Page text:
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Saudi Arabia adapts to new global realities

1 min

Saudi Arabia is revising its ambitious Vision 2030 economic reform program in response to a series of global economic shocks, from the coronavirus pandemic to the ongoing conflict in Gaza, as stated by the kingdom's Finance Minister on Tuesday.

 Mohammed al-Jadaan © QEF

Saudi Arabia is revising its ambitious Vision 2030 economic reform program in response to a series of global economic shocks, from the coronavirus pandemic to the ongoing conflict in Gaza, as stated by the kingdom's Finance Minister on Tuesday.

Launched in 2016, Vision 2030 aims to diversify Saudi Arabia's economy and prepare it for a post-oil era. 

The plan, which includes various mega-projects like the futuristic megacity NEOM, is more than halfway completed. However, recent global challenges have prompted a reassessment of the program's feasibility and timelines.

Speaking at an economic forum in Qatar, Finance Minister Mohammed al-Jadaan highlighted how the pandemic, the wars in Ukraine and Gaza, along with issues like inflation and supply chain disruptions, have necessitated a rethink of the kingdom's economic strategies.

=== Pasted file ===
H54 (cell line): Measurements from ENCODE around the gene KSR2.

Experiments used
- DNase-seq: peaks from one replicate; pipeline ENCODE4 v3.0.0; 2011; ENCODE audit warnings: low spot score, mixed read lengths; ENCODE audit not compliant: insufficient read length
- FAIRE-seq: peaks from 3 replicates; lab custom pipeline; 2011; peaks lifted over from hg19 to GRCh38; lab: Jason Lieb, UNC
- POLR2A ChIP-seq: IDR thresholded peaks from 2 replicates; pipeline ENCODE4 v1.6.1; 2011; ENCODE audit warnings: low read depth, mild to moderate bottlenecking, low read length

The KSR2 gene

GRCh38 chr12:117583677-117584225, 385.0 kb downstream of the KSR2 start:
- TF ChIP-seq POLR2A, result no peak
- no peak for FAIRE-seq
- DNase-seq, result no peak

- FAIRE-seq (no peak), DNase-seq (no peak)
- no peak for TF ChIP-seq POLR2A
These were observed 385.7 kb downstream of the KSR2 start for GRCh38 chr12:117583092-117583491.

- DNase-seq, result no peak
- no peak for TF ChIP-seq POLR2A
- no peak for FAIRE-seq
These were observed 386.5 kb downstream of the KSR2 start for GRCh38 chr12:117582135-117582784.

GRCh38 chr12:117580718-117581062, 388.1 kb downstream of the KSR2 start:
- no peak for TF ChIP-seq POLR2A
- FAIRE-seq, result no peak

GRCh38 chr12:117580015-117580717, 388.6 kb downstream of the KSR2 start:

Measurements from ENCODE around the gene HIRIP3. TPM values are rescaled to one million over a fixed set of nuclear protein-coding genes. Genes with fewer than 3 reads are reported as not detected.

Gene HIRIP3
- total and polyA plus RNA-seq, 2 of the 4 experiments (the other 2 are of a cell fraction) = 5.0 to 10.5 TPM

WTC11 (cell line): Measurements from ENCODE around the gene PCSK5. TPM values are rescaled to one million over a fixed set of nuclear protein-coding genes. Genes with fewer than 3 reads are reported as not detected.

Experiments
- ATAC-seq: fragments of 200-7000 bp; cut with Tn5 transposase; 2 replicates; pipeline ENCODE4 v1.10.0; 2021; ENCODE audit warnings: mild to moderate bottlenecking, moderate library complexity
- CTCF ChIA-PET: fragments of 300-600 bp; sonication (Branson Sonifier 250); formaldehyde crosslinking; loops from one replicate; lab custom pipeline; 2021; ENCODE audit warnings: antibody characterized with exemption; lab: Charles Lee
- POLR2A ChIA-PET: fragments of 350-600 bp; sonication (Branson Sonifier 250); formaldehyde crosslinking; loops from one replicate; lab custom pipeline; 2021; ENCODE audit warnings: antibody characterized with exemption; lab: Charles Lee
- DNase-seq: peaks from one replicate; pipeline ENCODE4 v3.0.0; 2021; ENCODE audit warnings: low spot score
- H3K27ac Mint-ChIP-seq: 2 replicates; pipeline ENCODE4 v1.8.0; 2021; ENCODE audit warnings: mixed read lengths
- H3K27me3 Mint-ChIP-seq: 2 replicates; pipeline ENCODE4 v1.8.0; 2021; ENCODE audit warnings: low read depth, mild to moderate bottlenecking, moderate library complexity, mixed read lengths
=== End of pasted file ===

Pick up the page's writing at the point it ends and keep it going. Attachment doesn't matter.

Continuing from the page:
"All these collective shocks that the world is facing also call us to redefine priorities, to review what we are doing, and to optimize our plans," al-Jadaan explained.

Al-Jadaan suggested that allowing more time for the reforms could benefit the Saudi economy by enabling the private sector to develop alongside the government projects. He emphasized the importance of allowing the economy to keep pace with the projects to avoid excessive imports.

The Saudi minister had previously indicated in December that the timelines for some Vision 2030 projects would be extended beyond 2030, while others might be accelerated, though specifics were not disclosed. 

In April, he mentioned that the officials were flexible and willing to "change course" and "adapt" to the economic landscape during a special meeting of the World Economic Forum in Riyadh.

NEOM remains the most publicized project of Vision 2030. Announced by Crown Prince Mohammed bin Salman, the city is expected to house over one million residents by 2030 and nine million by 2045. 

However, a recent Bloomberg report suggested that the developers had scaled back their ambitions to 300,000 residents, with only 2.4 kilometers of the project expected to be completed by the end of the decade.

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